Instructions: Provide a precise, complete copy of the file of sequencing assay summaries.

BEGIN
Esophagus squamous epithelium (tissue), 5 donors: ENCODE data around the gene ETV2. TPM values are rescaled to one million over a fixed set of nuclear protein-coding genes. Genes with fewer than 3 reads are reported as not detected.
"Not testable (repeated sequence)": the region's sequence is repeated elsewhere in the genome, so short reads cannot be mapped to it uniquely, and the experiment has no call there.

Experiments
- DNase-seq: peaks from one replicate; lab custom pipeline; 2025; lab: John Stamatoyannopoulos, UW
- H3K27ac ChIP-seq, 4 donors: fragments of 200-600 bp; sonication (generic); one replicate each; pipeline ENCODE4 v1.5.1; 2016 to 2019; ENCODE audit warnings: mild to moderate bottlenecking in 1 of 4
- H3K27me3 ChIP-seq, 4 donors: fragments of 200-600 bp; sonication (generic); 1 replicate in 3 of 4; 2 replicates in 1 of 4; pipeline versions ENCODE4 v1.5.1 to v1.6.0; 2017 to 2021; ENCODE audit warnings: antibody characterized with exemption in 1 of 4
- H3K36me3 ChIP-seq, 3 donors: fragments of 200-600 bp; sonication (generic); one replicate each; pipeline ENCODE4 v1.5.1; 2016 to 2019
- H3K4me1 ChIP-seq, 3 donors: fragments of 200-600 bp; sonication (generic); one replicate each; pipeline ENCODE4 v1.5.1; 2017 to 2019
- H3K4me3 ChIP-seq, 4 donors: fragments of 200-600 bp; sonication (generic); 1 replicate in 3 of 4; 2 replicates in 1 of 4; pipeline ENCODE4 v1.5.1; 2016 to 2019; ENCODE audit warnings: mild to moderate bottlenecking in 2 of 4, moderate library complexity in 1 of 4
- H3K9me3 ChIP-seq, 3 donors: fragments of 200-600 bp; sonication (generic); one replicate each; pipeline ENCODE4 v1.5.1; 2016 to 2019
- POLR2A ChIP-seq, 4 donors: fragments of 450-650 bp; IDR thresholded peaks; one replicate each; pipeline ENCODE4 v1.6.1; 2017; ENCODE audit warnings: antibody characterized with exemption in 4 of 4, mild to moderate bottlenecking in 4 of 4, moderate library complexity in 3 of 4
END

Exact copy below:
Esophagus squamous epithelium (tissue), 5 donors: ENCODE data around the gene ETV2. TPM values are rescaled to one million over a fixed set of nuclear protein-coding genes. Genes with fewer than 3 reads are reported as not detected.
"Not testable (repeated sequence)": the region's sequence is repeated elsewhere in the genome, so short reads cannot be mapped to it uniquely, and the experiment has no call there.

Experiments
- DNase-seq: peaks from one replicate; lab custom pipeline; 2025; lab: John Stamatoyannopoulos, UW
- H3K27ac ChIP-seq, 4 donors: fragments of 200-600 bp; sonication (generic); one replicate each; pipeline ENCODE4 v1.5.1; 2016 to 2019; ENCODE audit warnings: mild to moderate bottlenecking in 1 of 4
- H3K27me3 ChIP-seq, 4 donors: fragments of 200-600 bp; sonication (generic); 1 replicate in 3 of 4; 2 replicates in 1 of 4; pipeline versions ENCODE4 v1.5.1 to v1.6.0; 2017 to 2021; ENCODE audit warnings: antibody characterized with exemption in 1 of 4
- H3K36me3 ChIP-seq, 3 donors: fragments of 200-600 bp; sonication (generic); one replicate each; pipeline ENCODE4 v1.5.1; 2016 to 2019
- H3K4me1 ChIP-seq, 3 donors: fragments of 200-600 bp; sonication (generic); one replicate each; pipeline ENCODE4 v1.5.1; 2017 to 2019
- H3K4me3 ChIP-seq, 4 donors: fragments of 200-600 bp; sonication (generic); 1 replicate in 3 of 4; 2 replicates in 1 of 4; pipeline ENCODE4 v1.5.1; 2016 to 2019; ENCODE audit warnings: mild to moderate bottlenecking in 2 of 4, moderate library complexity in 1 of 4
- H3K9me3 ChIP-seq, 3 donors: fragments of 200-600 bp; sonication (generic); one replicate each; pipeline ENCODE4 v1.5.1; 2016 to 2019
- POLR2A ChIP-seq, 4 donors: fragments of 450-650 bp; IDR thresholded peaks; one replicate each; pipeline ENCODE4 v1.6.1; 2017; ENCODE audit warnings: antibody characterized with exemption in 4 of 4, mild to moderate bottlenecking in 4 of 4, moderate library complexity in 3 of 4